12. @frank you published this too early.
    It’s only May the Fourth be with you day today.

  13. I assumed this was going to be about Carlos Betancur

    In the first of Movistar’s winter training camps, Carlos Betancur didn’t look like a cyclist. “He was, how to say it, chubby”, said one member of staff….

    The kid had talent. He had proved himself as a sparkling climber in the Giro and as a powerful uphill finisher by putting two stages and the GC of the 2014 Paris-Nice under his (tight) belt, all while being 5kg above his ideal weight….

    “It takes guts to be like him”, one summarised. “He is hors de logique — beyond any logic — and we don’t quite understand him”, then-teammate Jean-Christophe Péraud said in an interview from last year.

    http://cyclingtips.com/2016/05/class-over-kilos-the-promising-return-of-carlos-betancur/

  14. @Rusty Gramm

    @Jay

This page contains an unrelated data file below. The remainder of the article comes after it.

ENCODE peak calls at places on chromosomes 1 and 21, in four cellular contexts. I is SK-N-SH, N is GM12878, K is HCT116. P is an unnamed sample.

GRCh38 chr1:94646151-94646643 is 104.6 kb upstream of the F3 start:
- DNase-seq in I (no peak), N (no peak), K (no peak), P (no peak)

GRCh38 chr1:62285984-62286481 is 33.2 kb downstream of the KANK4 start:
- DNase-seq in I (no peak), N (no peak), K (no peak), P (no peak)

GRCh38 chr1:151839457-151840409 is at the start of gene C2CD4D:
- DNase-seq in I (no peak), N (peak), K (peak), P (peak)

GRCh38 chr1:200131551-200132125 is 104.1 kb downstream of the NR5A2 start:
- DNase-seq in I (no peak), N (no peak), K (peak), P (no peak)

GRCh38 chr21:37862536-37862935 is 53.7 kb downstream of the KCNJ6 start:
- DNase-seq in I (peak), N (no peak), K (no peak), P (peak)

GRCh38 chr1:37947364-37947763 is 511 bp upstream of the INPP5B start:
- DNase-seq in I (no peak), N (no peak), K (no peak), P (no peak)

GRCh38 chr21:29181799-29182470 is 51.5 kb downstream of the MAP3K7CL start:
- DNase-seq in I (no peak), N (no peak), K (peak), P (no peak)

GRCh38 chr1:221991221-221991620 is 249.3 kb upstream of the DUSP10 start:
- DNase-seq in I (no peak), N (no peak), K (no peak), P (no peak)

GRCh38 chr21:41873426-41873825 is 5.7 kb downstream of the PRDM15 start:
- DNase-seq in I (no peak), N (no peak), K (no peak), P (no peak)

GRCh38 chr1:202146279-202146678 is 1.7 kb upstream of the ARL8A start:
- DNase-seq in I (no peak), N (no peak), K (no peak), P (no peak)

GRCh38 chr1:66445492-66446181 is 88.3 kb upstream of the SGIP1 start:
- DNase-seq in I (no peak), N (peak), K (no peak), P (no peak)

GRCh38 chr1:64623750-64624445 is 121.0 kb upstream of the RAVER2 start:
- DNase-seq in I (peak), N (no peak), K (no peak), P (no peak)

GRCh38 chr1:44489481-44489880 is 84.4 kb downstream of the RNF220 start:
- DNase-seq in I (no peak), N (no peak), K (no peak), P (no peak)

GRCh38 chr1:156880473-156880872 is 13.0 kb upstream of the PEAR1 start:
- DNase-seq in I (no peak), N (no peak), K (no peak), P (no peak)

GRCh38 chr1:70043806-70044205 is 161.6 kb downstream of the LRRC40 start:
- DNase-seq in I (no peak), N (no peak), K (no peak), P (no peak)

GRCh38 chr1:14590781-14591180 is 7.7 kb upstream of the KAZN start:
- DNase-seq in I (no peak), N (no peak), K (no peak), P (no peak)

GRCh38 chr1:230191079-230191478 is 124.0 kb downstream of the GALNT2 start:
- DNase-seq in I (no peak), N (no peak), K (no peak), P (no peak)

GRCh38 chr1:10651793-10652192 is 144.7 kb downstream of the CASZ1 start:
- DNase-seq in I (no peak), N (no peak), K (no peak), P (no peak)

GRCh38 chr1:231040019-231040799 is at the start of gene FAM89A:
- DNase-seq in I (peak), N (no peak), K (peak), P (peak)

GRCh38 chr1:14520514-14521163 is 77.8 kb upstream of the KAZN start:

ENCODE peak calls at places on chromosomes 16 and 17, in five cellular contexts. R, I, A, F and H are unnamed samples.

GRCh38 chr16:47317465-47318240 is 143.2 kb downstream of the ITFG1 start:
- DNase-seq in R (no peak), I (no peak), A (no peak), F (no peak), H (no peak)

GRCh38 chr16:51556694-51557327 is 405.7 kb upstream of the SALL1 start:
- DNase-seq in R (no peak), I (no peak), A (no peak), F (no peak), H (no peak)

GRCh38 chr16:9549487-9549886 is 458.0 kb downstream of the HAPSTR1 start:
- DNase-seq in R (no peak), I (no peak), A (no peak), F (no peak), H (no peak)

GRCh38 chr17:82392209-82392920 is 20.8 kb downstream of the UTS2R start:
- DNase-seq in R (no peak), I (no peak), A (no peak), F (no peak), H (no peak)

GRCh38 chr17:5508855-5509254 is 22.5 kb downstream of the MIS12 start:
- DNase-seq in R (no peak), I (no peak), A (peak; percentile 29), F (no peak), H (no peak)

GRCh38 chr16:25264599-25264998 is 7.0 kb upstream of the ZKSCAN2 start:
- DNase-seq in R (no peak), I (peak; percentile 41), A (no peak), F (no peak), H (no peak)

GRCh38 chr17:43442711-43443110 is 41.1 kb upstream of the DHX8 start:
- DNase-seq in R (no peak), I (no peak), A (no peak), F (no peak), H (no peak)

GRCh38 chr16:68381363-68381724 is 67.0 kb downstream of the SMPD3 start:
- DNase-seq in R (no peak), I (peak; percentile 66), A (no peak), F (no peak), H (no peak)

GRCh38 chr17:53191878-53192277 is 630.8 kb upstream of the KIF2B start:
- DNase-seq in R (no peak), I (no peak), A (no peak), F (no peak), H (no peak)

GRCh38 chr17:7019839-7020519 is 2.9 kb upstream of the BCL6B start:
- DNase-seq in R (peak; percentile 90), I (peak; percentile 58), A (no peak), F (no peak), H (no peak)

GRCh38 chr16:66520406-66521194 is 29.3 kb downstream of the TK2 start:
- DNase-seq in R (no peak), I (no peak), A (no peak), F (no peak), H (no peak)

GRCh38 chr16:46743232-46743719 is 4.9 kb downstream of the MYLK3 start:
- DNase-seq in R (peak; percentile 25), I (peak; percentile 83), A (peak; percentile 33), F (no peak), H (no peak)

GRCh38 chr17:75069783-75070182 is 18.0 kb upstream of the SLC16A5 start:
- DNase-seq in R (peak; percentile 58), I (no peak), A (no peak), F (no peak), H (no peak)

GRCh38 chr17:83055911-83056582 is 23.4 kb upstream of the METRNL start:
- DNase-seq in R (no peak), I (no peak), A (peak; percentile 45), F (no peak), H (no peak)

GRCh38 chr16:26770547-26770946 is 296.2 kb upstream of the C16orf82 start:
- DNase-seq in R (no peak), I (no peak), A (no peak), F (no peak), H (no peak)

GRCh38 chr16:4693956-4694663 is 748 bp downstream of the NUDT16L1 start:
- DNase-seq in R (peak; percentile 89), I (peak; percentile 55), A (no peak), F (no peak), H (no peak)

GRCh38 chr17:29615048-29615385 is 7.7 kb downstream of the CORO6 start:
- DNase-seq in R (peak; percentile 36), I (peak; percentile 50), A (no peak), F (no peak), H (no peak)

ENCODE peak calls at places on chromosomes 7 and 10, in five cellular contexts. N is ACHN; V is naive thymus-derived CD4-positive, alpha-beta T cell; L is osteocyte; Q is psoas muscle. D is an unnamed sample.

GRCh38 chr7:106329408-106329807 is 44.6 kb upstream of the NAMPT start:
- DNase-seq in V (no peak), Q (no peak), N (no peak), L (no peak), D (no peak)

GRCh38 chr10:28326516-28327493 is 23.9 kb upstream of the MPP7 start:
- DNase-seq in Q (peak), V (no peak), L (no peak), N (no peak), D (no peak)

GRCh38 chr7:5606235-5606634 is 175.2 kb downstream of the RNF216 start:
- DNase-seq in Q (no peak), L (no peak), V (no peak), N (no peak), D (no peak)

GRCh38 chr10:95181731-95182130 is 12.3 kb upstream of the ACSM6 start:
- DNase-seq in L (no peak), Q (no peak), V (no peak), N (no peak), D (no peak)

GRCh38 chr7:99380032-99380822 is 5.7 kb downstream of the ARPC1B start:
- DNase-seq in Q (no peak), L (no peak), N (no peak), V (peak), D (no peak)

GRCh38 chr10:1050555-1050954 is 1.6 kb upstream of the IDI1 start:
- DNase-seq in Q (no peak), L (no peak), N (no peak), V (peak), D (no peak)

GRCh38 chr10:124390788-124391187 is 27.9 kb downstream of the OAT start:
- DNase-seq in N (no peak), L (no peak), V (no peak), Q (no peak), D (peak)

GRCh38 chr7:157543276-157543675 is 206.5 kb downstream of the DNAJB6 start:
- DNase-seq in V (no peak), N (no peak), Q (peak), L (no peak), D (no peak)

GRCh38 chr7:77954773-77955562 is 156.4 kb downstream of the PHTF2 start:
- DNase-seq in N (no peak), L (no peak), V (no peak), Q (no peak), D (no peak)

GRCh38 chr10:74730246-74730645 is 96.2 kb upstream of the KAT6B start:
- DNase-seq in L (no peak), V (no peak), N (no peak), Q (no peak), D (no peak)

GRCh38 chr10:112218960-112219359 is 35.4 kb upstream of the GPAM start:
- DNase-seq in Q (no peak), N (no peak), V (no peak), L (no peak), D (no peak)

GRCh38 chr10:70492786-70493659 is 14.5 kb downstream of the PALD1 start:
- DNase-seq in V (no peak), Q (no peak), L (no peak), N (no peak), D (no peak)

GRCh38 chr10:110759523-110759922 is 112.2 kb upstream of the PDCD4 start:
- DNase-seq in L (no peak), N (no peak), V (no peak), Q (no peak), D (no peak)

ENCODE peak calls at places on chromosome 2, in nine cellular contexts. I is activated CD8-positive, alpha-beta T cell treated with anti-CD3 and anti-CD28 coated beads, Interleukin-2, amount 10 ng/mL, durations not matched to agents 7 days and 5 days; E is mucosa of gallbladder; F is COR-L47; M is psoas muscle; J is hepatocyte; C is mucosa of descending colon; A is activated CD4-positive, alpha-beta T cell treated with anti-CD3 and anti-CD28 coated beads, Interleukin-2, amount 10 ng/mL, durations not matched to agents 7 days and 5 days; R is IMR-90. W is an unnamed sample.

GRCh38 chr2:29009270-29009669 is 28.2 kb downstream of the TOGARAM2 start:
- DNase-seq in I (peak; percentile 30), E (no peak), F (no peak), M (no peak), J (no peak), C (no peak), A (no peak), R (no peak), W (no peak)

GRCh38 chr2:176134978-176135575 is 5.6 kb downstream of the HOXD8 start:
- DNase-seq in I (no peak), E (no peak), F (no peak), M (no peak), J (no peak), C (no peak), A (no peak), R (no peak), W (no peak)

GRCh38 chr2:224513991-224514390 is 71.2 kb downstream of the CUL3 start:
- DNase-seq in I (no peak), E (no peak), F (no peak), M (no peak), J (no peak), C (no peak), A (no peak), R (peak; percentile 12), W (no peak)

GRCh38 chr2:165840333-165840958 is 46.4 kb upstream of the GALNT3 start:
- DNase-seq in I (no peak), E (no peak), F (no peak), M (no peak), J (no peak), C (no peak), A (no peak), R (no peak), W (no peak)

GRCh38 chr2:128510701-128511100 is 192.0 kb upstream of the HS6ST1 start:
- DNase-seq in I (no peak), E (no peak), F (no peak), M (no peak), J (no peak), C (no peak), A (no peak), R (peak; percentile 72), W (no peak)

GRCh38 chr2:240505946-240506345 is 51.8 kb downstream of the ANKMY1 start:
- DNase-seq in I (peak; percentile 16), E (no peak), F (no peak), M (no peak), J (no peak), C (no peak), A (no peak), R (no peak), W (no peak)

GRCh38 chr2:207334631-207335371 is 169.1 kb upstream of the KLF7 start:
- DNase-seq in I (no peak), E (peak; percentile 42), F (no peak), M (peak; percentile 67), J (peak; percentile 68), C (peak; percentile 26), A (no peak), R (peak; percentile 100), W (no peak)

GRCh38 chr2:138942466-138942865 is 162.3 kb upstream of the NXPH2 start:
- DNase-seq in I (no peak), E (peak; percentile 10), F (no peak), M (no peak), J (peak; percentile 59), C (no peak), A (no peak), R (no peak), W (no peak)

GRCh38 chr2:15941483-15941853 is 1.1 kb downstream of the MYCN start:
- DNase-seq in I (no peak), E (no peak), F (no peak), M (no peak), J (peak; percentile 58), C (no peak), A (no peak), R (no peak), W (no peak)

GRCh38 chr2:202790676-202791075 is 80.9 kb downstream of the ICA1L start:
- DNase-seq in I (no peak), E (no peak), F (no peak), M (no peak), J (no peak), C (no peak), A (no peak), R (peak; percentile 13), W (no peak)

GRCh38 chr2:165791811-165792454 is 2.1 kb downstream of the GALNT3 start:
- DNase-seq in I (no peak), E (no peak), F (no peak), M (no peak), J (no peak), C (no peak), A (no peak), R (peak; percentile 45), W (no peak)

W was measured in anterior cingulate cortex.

I believe there is an assumption that i live in PA, I freakin wish, beautiful state, love the hills too. I’m in DE (no hills). I was riding in PA on a weekend trip. However, next time i’m there i will be looking for those roads (and maybe some folks to suffer with).

  15. @hudson

    I hear Amish country and I usually assume PA or OH, not Delaware, but any time you need a tour guide in Lancaster, hit me up.

  16. @Erik

    @Rusty Gramm

    i’m a sadist not a climber

    I find the steep hills just to feel the pain

    even when i’ve been dropped

    i like to see the elevation gain

    It does clear the mind, doesn’t it?

    you can usually only think one of three thoughts: ‘why am i doing this’ or ‘just a little farther’ or ‘you can do this you fat lug’ but usually, no thoughts occur, just breathing and pain

  17. @GoldenGorilla